I’ve had my Nook Color Android-powered e-reader for a few weeks, long enough to really get a feel for not only the e-reader experience but a bit of a tablet experience as well.
I have to admit I was initially somewhat dismissive of tablets. My feeling was though they would be useful in many situations, I personally had little use for one. I spend the majority of my time in my truck, where I’m already equipped with an iPod as well as laptop computers. I felt that the iPod had most of the functionality of an iPad, and that since my MackBook Pro was running most of the time when my truck is parked I really wouldn’t have much use for a tablet.
Since having the Nook Color I find myself spending quite a bit more time on it than I initially thought I would. I use the iPod for listening, and I’m using the MacBook for tasks such as recording my own podcast as well as email and iTunes. However, a great deal of the time I find myself using the Nook Color to browse and consume web-based content.
I believe the adoption of tablets is going to change the content that people consume from the Internet. The change isn’t going to be dramatic or overnight, however it does seem to me that if I’m browsing on a tablet I’m much more likely to read certain types of articles and/or news stories that I probably wouldn’t read in a laptop of desktop browser.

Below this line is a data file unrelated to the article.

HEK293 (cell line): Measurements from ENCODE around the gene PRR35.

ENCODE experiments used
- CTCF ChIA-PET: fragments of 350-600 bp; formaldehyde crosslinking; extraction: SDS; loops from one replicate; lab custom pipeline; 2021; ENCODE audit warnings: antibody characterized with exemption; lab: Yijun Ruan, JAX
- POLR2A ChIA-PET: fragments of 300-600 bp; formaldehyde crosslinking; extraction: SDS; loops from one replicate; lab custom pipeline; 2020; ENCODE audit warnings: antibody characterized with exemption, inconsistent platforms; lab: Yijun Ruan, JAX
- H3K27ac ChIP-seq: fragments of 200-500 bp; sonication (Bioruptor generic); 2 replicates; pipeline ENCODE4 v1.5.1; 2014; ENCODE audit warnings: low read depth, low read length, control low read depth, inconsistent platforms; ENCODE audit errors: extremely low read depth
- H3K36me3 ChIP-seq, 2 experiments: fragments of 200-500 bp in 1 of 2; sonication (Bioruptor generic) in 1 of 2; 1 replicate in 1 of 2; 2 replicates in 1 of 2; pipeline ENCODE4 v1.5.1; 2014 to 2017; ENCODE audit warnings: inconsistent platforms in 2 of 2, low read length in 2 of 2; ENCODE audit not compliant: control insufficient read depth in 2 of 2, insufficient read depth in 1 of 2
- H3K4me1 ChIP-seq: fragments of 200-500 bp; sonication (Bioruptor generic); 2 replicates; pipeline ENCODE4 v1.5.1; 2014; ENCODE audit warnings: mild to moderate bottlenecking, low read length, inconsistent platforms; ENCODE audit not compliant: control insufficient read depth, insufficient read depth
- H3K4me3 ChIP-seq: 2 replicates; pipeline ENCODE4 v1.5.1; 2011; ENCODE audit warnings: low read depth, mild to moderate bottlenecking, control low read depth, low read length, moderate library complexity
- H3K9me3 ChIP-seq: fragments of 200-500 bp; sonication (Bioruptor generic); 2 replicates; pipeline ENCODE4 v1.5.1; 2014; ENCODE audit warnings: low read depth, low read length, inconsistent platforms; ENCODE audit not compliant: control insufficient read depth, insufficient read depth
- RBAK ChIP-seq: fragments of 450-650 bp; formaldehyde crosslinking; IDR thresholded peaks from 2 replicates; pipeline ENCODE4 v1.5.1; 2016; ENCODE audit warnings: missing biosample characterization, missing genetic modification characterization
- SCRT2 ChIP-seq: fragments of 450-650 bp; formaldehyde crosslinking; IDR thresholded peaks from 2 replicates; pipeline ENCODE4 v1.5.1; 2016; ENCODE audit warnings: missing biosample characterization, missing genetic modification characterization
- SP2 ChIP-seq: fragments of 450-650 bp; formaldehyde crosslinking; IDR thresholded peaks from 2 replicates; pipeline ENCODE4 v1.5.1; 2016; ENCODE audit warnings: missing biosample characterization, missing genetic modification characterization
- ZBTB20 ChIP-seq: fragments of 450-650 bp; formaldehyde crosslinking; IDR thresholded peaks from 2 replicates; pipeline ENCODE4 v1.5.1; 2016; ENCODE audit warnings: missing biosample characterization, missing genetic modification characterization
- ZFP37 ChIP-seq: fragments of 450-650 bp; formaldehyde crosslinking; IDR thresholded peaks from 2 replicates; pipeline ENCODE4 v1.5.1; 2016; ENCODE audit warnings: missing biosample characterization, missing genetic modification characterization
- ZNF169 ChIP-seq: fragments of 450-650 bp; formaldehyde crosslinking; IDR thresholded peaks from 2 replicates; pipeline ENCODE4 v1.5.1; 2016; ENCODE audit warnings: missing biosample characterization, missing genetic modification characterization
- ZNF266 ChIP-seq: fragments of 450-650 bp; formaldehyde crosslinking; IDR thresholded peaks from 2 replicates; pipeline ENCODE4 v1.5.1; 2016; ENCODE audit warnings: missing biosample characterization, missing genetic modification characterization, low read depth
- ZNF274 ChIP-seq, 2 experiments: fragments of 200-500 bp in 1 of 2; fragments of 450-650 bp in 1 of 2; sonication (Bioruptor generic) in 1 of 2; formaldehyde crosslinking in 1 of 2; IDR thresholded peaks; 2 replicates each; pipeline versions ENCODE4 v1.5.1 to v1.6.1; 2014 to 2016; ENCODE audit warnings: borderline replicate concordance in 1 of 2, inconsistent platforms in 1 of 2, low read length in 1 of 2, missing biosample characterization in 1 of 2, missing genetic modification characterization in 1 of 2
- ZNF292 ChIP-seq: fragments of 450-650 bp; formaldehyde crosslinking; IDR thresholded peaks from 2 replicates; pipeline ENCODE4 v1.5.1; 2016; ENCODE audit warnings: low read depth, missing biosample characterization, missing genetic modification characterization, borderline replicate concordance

In other words, tablets are turning the Internet into the equivalent of a digital book or magazine as opposed to something that is best used sitting at a desk. The effect of this change in consumption psychology is likely to be subtle but relatively substantial over a period of time.
Firefox 4 was released a few days ago after what seemed like the most Beta versions a product has ever had (12 + the RC I think it was). It had a lot to live up to since Firefox 3 is the record holder for the software with the most downloads in the first 24 hours – 8,002,530. Plus, a week earlier, Microsoft released Internet Explorer 9 and did some strutting about their more-than-just-respectable 2.35 million.
The Mozilla blog just posted an interesting graphic depicting the numbers surrounding Firefox 4’s first 48 hours of life. Among the numbers was the surprising fact that the high, but not record, download rate on day one (7.1 million) was surpassed on day 2 (8.75 million). They also put some perspective on those numbers by pointing out such facts as the 48 hour average was 5,503 downloads per minute and the peak was 10,200 per minute.
If you haven’t yet installed it, then you can visit the Firefox download page and perhaps become part of the next Mozilla graphic. I think they can rest easy that Ed Bott’s dire prediction can be written off for now – both Firefox 4 and IE9 are solid browsers that have a big place in the market.
On day 2 I have learned a couple more things about Chrome OS. First, I learned how to save a photo (or any other file) to a “mystery” downloads folder on the CR48. So that is why you are seeing the chrome OS logo in this post. I’m not sure where the storage is on this machine or how much storage there is. I will do some research and find out.